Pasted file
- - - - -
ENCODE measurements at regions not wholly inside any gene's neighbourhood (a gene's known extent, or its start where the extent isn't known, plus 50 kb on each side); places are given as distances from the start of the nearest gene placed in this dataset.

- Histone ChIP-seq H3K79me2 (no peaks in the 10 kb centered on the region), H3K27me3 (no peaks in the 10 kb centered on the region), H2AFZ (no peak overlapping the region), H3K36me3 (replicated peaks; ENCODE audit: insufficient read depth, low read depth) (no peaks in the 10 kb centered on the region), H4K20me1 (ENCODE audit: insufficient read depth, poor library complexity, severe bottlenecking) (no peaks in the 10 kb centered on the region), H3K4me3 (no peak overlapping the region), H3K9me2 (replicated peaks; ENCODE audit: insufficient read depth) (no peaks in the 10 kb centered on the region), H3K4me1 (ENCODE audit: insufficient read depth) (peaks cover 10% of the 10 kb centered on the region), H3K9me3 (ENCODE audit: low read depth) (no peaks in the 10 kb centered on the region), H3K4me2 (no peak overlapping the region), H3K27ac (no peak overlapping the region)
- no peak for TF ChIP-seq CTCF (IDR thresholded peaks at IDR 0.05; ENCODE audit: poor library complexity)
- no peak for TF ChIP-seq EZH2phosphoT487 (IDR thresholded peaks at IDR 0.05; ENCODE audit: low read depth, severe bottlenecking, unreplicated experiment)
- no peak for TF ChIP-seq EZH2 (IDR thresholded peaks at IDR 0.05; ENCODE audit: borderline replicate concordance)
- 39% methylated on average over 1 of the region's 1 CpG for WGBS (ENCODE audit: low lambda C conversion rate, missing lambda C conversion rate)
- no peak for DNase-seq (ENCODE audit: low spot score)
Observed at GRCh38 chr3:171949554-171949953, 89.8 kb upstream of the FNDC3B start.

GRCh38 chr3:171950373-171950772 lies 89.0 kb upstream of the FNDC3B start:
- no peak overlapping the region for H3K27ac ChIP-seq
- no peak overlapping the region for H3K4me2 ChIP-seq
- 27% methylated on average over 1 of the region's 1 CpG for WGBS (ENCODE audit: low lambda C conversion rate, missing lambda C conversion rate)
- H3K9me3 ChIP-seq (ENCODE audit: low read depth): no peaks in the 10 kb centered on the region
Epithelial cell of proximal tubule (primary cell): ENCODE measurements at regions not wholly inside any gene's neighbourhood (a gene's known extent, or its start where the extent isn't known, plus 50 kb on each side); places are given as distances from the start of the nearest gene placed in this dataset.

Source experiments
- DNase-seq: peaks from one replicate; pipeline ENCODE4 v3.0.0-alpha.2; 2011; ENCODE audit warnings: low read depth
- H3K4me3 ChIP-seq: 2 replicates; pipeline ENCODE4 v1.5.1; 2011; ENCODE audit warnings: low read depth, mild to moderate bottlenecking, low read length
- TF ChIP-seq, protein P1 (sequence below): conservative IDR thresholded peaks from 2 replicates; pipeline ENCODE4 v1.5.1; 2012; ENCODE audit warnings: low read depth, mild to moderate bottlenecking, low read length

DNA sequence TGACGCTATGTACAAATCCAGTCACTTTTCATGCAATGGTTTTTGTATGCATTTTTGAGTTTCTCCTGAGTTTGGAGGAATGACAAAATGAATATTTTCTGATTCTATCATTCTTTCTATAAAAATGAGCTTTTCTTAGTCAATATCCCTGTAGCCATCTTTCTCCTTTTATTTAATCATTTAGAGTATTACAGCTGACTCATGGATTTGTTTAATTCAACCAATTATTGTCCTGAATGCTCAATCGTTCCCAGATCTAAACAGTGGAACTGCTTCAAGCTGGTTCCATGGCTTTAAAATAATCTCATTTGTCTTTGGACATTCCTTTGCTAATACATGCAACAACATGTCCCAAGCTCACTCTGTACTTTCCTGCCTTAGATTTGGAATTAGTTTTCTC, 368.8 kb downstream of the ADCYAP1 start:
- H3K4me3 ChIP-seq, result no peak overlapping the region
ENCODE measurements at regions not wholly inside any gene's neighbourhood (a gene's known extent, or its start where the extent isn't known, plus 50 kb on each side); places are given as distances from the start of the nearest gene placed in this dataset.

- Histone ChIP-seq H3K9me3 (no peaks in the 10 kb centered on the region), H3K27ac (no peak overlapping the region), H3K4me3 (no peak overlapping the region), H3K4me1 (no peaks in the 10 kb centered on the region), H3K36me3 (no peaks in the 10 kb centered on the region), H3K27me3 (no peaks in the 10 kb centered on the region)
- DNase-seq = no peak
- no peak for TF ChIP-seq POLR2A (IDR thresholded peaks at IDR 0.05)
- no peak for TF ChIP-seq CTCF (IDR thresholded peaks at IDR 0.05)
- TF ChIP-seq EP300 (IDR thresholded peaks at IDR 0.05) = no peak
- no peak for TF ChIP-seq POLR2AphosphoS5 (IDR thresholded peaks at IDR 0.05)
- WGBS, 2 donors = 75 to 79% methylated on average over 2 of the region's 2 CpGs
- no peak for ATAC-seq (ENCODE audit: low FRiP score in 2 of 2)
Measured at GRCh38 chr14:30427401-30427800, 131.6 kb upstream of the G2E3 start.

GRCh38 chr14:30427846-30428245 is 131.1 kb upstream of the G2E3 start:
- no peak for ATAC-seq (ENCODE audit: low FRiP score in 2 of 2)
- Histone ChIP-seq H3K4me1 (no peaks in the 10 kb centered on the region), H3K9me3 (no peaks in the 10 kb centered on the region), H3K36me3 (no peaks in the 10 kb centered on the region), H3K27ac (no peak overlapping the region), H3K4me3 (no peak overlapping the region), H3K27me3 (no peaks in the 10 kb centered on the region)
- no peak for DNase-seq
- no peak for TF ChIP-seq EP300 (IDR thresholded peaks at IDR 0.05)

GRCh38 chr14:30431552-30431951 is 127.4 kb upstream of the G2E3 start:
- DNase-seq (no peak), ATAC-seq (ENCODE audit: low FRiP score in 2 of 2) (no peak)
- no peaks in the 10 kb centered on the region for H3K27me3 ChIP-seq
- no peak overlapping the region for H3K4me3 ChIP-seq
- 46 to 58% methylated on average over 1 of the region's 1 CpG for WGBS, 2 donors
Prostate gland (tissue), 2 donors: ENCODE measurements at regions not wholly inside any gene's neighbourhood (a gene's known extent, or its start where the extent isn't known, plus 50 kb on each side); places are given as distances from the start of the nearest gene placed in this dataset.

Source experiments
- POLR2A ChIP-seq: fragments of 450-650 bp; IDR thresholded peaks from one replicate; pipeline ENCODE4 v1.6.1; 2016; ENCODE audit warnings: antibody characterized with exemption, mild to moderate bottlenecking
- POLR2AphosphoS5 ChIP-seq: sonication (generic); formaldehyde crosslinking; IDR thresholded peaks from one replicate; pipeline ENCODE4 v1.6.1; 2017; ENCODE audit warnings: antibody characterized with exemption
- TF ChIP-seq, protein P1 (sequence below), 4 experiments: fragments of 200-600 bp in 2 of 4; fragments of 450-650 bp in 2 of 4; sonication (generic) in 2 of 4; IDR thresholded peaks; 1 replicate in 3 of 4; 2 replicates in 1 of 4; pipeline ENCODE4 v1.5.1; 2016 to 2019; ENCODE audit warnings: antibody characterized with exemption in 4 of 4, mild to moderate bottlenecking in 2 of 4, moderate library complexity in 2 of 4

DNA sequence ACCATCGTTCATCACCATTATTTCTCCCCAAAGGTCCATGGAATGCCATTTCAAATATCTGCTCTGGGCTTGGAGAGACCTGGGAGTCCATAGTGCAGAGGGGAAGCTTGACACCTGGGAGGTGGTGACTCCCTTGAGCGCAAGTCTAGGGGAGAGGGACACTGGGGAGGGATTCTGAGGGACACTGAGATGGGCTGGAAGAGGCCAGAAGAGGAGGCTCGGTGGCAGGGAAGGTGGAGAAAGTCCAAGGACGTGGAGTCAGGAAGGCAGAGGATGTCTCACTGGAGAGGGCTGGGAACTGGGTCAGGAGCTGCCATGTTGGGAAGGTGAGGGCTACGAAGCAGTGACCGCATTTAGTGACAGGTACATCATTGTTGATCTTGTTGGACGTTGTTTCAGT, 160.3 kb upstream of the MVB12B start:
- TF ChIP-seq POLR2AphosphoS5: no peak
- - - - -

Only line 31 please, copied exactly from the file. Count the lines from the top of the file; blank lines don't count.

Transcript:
GRCh38 chr14:30427846-30428245 is 131.1 kb upstream of the G2E3 start: